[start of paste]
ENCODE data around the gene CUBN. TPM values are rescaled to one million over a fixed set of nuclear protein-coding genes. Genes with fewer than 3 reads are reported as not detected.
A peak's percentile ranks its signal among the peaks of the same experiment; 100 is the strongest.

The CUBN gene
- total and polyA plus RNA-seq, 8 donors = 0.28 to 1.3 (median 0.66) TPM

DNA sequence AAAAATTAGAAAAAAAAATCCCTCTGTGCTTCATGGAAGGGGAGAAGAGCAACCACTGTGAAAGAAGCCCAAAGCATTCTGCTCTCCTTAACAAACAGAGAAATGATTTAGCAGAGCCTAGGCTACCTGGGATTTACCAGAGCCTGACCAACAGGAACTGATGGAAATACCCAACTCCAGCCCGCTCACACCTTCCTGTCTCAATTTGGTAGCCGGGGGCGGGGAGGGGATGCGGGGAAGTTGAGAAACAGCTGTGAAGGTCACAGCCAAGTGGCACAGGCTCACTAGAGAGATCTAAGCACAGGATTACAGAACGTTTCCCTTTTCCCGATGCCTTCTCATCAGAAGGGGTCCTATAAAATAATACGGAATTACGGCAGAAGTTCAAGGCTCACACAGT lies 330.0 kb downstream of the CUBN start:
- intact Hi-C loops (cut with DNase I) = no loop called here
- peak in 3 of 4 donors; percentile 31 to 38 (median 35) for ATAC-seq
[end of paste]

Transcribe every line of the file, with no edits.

ENCODE data around the gene CUBN. TPM values are rescaled to one million over a fixed set of nuclear protein-coding genes. Genes with fewer than 3 reads are reported as not detected.
A peak's percentile ranks its signal among the peaks of the same experiment; 100 is the strongest.

The CUBN gene
- total and polyA plus RNA-seq, 8 donors = 0.28 to 1.3 (median 0.66) TPM

DNA sequence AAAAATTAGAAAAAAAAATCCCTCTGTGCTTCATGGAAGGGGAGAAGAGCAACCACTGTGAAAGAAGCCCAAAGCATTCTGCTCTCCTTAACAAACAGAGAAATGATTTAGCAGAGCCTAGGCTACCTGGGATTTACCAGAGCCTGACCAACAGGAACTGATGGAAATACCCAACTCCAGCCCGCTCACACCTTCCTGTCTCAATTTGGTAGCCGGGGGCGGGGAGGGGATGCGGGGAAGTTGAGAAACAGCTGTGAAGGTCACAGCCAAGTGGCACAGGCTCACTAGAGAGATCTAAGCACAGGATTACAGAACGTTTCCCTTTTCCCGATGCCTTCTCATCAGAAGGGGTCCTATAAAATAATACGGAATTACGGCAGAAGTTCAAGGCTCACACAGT lies 330.0 kb downstream of the CUBN start:
- intact Hi-C loops (cut with DNase I) = no loop called here
- peak in 3 of 4 donors; percentile 31 to 38 (median 35) for ATAC-seq